Many years ago (around 1984) I got my very first Motorola VME-10 development system. It ran a real-time OS named VersaDOS and could multi-task if you wanted to hook several CRT terminals up to it. It was based on the 68010 CPU and had a fairly nice graphics system. I used it for all my program development and had it feeding source code into our Computer Automation LSI-2 Naked Mini to compile programs because the CA only had floppy drives and an OS that didn't support folders. Supporting multiple jobs for many customers on a flat file system is not fun and trying to keep all the source code on a flat directory was impossible. The VME-10 had a multi-user file system to allow separate accounts and could feed the CA to compile code while I worked on other jobs. Of course, this was all due to some custom programs I came up with to automate the systems.

One day I decided to have some fun so I wrote some line and circle drawing routines that directly addressed the pixel locations as Motorola didn't provide any primitive graphic operations. This line drawing method I came up with is similar to Bresenham's line algorithm except it uses only integer math and works for lines in all directions. It is based on the equation for a line, converted to an integer differential analyzer. Such line drawing methods are useful if you need to quickly process pixels along an arbitrary line in an image.

Consider the equation of a line for pixels (x, y) from (0, 0) to (10, 1). We can calculate y from x by using y = y1 + x*dy/dx for x from x1 = 0 to x2 = 10 where dy = 1 and dx = 10. Because pixels are expressed as integer locations, we need to use trunc(y + 0.5) to get the line to increment at the center. This works only for dx>=dy and dx>=0 and dy>=0. In C we would write:

const int x1=0; const int x2=10; const int y1=0; const int y2=1; const double dx=x2-x1; const double dy=y2-y1; double y; int iy; for (int ix=x1;ix<=x2;ix++) { y=y1+ix*dy/dx; iy=trunc(y+0.5); plot(ix,iy); }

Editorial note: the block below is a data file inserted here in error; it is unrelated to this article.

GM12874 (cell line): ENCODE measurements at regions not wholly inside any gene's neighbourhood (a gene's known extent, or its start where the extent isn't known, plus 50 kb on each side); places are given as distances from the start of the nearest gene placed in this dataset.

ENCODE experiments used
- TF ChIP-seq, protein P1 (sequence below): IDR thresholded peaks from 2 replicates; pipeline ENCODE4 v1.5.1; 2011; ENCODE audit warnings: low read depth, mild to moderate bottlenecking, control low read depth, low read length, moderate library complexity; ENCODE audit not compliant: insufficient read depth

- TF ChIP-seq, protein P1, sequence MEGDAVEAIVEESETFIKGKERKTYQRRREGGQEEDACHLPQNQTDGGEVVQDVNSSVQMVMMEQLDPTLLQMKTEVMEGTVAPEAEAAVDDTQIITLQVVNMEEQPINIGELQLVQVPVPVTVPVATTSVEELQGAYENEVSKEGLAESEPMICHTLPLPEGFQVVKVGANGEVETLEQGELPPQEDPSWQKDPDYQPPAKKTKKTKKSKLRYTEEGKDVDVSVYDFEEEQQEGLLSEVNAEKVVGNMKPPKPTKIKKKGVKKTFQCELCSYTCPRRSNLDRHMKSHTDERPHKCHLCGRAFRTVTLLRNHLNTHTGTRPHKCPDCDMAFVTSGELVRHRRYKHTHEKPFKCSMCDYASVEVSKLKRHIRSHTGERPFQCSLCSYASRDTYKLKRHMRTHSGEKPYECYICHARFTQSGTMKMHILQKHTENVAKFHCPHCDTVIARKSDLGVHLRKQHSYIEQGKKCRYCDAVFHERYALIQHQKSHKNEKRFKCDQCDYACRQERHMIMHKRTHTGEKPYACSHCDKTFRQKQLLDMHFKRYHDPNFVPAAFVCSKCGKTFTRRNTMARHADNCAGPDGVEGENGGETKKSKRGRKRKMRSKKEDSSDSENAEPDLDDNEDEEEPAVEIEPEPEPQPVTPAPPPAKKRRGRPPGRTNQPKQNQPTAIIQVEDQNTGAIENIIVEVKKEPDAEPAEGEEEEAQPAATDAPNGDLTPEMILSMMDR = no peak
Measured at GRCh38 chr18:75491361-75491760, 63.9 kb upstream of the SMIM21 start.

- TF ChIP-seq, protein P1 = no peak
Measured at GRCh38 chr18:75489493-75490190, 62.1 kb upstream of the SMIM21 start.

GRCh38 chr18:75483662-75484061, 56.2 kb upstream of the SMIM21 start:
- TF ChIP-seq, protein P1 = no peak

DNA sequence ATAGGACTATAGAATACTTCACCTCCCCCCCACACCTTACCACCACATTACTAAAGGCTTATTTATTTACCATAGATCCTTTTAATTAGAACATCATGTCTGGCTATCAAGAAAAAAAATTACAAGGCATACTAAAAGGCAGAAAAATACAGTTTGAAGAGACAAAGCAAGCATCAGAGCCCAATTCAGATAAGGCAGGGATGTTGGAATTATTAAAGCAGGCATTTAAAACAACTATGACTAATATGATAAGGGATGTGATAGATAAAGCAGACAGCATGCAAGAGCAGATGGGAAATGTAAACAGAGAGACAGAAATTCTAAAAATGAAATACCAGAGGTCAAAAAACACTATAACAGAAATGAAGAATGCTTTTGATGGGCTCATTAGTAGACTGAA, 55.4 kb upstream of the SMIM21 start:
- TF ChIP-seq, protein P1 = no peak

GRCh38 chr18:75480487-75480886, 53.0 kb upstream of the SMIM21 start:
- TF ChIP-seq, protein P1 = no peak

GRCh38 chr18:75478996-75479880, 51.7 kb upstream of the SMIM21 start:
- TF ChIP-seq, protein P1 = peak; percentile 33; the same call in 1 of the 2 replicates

This can be converted to simple addition in this way:

const double slope=dy/dx; ix=x1; y=y1+0.5; while (ix<=x2) { plot(ix,trunc(y)); y=y+slope; ix++; }

Now the trick is to convert this so we don't need to work with y. We do this by introducing a ysum value. Instead of working directly with y, we only increment iy when we accumulate each slope total of 1:

const double s=dy/dx; ix=x1; iy=y1; double ysum=0.5; while (ix<=x2) { plot(ix,iy); ysum=ysum+s; if (ysum>=1.0) { ysum=ysum-1.0; iy++; } ix++; }

This still isn't all integer mode, so we see that we can use all integers if we multiply everything related to ysum by dx:

const int idx=x2-x1; const int idy=y2-y1; ix=x1; iy=y1; int ysum=idx/2; while (ix<=x2) { plot(ix,iy); ysum=ysum+idy; if (ysum>=idx) { ysum=ysum-idx; iy++; } ix++; }

Work this out for all line directions and add steering logic and you have my method. For another way of doing this see http://en.wikipedia.org/wiki/Bresenham's_line_algorithm.

Here is a modern C++ class definition for a parametric line with the drawing methods:

//--------------------------------------------------------------------------- #ifndef LineDrawH #define LineDrawH //--------------------------------------------------------------------------- // parametric line class class TVT_ParaLine { private: bool xInc,pdx,pdy; int ix1,iy1,ix2,iy2,idx,idy,adx,ady,IncSum; protected: public: // this constructs an integer based line from (X1, Y1) to (X2, Y2) TVT_ParaLine(int X1, int Y1, int X2, int Y2); /* fast interpolation of pixels along line example use: SetFirst(X,Y); do { (process pixel X,Y here) } while (NextXY(X,Y)); */ void SetFirst(int& X, int& Y); bool NextXY(int& X, int& Y); }; //--------------------------------------------------------------------------- #endif

Here is the implementation of the class:

//--------------------------------------------------------------------------- #include "LineDraw.h" #include <math.h> //--------------------------------------------------------------------------- //--------------------------------------------------------------------------- //--------------------------------------------------------------------------- TVT_ParaLine::TVT_ParaLine(int X1, int Y1, int X2, int Y2) { ix1=X1; iy1=Y1; ix2=X2; iy2=Y2; idx=X2-X1; idy=Y2-Y1; adx=abs(idx); ady=abs(idy); xInc=adx>=ady; pdx=idx>=0; pdy=idy>=0; } //--------------------------------------------------------------------------- void TVT_ParaLine::SetFirst(int& X, int& Y) { if (xInc) { IncSum=adx/2; } else { IncSum=ady/2; } X=ix1; Y=iy1; } //--------------------------------------------------------------------------- bool TVT_ParaLine::NextXY(int& X, int& Y) { bool done; if (xInc) { if ((IncSum+=ady)>=adx) { if (pdy) Y++; else Y--; IncSum-=adx; } if (pdx) { X++; done=X>ix2; } else { X--; done=X<ix2; } } else { if ((IncSum+=adx)>=ady) { if (pdx) X++; else X--; IncSum-=ady; } if (pdy) { Y++; done=Y>iy2; } else { Y--; done=Y<iy2; } } return !done; } //---------------------------------------------------------------------------